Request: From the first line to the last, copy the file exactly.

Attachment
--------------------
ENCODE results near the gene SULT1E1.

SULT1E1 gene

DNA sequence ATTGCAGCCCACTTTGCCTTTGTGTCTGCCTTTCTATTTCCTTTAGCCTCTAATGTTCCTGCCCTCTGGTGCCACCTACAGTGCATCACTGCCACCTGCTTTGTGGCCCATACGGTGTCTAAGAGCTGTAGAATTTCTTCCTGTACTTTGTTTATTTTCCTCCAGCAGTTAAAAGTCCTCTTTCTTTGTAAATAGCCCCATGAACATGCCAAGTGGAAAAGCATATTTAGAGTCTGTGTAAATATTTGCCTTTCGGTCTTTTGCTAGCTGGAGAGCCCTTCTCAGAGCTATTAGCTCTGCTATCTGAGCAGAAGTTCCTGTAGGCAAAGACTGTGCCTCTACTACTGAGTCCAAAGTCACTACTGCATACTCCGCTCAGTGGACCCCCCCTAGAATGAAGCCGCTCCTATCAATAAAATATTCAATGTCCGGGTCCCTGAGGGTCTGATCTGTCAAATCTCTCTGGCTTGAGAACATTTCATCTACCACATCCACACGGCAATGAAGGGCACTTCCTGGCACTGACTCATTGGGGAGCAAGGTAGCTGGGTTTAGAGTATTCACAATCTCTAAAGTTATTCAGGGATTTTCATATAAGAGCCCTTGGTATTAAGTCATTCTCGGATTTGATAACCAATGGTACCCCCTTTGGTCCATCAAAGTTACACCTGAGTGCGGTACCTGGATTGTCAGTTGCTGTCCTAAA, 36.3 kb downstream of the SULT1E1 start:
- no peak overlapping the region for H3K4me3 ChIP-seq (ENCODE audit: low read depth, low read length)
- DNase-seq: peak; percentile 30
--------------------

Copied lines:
ENCODE results near the gene SULT1E1.

SULT1E1 gene

DNA sequence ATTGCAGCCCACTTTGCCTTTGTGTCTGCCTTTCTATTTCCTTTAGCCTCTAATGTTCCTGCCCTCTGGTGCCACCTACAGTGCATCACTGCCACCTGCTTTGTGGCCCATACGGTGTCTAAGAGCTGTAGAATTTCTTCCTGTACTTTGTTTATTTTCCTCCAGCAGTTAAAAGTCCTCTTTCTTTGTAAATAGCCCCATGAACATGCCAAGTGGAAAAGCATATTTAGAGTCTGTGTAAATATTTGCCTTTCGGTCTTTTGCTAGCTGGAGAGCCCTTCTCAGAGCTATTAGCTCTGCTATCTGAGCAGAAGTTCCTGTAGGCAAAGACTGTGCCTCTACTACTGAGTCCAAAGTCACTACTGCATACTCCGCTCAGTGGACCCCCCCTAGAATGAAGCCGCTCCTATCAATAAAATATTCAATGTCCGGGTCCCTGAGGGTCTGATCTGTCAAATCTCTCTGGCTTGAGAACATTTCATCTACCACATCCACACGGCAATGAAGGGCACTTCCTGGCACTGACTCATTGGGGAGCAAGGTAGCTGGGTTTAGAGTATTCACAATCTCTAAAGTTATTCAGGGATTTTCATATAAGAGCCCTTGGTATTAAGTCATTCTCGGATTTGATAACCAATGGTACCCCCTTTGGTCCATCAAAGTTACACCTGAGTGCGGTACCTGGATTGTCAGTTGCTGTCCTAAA, 36.3 kb downstream of the SULT1E1 start:
- no peak overlapping the region for H3K4me3 ChIP-seq (ENCODE audit: low read depth, low read length)
- DNase-seq: peak; percentile 30